Built into the former estate and villa of a man whose three wives were named Louise is the most-visited museum in Denmark. The Louisiana Museum of Modern Art, located 35 km north of Copenhagen, consistently captures the international modern and contemporary art world’s zeitgeist to a surprising degree considering its rural location in Humlebæk.
Overlooking the Øresund Sound (on the clearest days, visitors can see the Swedish province of Skania), the estate was named by the previous owner Alexander Brun, but it was his successor Knud Jensen who decided to create the museum in 1958. Hiring Danish architects to design an organic, circular-shaped building, he also sought to preserve and develop the 1856 villa that now houses a large part of the permanent collection.
The permanent collection of more than 3,000 post- 1945 works is the largest in Scandinavia, with works by Picasso, Giacometti, Dubuffet, Yves Klein, Warhol, Rauschenberg, and Philip Guston. In addition to the permanent collection, every year the museum holds four to six temporary exhibitions by modern and contemporary art in a series called Louisiana Contemporary.
The art, however, is not the only draw of the museum. The building itself is marvel, a study of strong, but not overpowering, contextual architecture, that still holds true to ideals of simple, elegant Scandinavian design. Additionally, the Louisiana Shop, as one of Denmark’s leading design stores, doles out the type of coffee table books and products that will (finally!) allow you to say that those sleek, eco-friendly lamps on your wall are not from Ikea.
To round out all their cultural offerings, Louisiana opened its own concert hall in 1976, in which they now host European musical acts as well as Louisiana Live, regularly-scheduled art conversations held on Tuesday and Thursdays.
For those more interested in a nature escape than a day of art or music, the grounds of museum offer walking trails throughout the Lake Garden as well as the Sculpture Garden, which peppers the seaside landscape with works by Henry Moore and Alexander Calder. Even the 10 minute walk to and from the Humlebæk Train Station is a welcome change from the hustle of Copenhagen, although it also shows visitors that there is really nothing else in Humlebæk besides countryside cottages and the museum.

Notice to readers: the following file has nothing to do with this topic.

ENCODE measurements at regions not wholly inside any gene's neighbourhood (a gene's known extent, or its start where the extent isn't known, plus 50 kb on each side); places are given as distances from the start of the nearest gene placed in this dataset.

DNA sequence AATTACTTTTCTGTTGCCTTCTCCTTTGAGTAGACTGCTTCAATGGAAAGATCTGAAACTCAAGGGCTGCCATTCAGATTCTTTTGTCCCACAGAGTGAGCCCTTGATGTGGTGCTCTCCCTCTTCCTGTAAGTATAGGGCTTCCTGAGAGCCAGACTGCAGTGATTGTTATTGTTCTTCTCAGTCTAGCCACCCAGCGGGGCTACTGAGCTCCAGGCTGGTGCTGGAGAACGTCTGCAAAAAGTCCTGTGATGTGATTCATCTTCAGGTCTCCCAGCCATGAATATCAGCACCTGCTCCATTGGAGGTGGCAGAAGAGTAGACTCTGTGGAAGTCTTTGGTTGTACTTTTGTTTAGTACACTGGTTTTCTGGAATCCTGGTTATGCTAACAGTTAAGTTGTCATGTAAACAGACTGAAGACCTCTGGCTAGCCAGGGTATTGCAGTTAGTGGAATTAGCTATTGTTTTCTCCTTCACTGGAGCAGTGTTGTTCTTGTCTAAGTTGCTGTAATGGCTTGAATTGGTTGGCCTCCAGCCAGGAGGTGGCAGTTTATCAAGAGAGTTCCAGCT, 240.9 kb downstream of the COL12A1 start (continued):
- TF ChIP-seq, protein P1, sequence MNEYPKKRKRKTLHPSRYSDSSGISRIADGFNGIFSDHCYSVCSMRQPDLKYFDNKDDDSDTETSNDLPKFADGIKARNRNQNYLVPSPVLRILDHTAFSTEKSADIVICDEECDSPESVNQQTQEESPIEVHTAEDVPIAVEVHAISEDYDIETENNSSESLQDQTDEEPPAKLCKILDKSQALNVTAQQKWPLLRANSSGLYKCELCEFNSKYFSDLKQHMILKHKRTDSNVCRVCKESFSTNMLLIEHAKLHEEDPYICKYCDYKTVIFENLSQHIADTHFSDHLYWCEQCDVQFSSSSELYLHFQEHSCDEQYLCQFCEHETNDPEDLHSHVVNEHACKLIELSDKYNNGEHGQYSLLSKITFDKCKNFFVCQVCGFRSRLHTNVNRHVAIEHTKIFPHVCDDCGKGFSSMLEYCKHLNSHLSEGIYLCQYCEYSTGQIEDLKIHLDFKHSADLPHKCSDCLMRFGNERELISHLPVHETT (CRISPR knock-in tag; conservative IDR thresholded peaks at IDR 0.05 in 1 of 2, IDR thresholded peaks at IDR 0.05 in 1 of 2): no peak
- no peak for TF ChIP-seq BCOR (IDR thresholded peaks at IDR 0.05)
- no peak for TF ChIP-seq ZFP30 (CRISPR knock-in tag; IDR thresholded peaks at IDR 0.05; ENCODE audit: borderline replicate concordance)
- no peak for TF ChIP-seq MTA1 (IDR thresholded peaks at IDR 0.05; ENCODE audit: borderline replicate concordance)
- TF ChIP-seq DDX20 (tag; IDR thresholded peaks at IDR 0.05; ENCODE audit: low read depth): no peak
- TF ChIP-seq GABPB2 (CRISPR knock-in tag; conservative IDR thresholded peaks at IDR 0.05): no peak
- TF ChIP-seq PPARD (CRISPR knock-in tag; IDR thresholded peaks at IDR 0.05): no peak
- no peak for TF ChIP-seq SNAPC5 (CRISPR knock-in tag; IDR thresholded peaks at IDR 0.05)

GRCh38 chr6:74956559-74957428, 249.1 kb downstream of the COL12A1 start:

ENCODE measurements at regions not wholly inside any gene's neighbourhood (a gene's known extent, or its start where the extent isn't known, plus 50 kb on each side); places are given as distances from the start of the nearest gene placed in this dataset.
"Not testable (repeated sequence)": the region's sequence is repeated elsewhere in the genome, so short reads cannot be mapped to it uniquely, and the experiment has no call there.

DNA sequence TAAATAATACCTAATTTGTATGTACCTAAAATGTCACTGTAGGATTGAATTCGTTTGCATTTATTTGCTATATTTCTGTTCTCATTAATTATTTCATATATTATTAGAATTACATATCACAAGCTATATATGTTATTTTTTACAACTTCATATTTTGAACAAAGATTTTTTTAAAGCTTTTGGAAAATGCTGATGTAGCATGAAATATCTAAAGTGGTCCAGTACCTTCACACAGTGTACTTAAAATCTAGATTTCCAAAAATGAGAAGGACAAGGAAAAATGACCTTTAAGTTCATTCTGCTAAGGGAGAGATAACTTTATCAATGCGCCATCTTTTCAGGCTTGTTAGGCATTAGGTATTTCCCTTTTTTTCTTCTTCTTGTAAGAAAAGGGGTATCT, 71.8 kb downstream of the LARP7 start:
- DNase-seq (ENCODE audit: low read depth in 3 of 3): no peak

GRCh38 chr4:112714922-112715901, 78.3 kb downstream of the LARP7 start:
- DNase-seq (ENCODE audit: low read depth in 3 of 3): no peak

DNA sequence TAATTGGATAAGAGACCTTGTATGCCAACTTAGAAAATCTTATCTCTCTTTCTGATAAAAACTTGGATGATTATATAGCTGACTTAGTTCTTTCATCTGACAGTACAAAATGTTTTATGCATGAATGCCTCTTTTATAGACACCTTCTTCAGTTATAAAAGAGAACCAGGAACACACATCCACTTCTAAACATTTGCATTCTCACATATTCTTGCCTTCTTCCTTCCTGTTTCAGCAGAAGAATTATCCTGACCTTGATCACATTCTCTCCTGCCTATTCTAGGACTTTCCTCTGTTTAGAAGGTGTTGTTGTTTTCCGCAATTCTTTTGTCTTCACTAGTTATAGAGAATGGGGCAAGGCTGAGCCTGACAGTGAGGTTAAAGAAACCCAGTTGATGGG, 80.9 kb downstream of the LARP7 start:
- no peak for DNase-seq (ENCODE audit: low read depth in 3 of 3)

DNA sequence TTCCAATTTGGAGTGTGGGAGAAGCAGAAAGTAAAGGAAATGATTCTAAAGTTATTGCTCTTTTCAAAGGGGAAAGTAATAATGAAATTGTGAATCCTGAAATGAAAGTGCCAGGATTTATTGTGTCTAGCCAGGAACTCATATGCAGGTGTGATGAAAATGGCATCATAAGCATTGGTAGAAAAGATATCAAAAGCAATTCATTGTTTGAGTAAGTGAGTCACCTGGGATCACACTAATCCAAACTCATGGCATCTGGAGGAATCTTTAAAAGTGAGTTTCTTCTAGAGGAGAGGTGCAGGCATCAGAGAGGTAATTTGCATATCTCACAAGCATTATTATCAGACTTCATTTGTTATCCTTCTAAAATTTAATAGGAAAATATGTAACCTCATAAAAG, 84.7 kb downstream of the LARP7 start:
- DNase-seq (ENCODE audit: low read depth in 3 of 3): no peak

And finally, when hunger strikes, the outdoor cafe serves artfully-prepared Danish fare–including, most importantly, herring and a deconstructed / post-modern smørrebrød.
Louisiana really finds the balance among nature, art, design and food, making it a worthwhile daytrip for city-weary travelers.
Access: There are regularly-scheduled DSB trains from the central Vesterbrogade station in Copenhagen to Humlebæk Station, which take approximately 45 minutes. Once departing the train, look for the signs to Louisiana. It is either a 15 minute walk, or a 5 minute bus ride, depending on your preferred mode. DSB also offers a discounted admission to Louisiana when buying the train ticket at the same time. Travelers from Sweden can get a discount with the Öresund Rundt ticket and with a ticket from Scandlines, HH-Ferries and Sundbusserne.
Louisiana Museum of Modern Art Gammel Strandvej 13, 3050 Humlebæk, Denmark – 4919 0719
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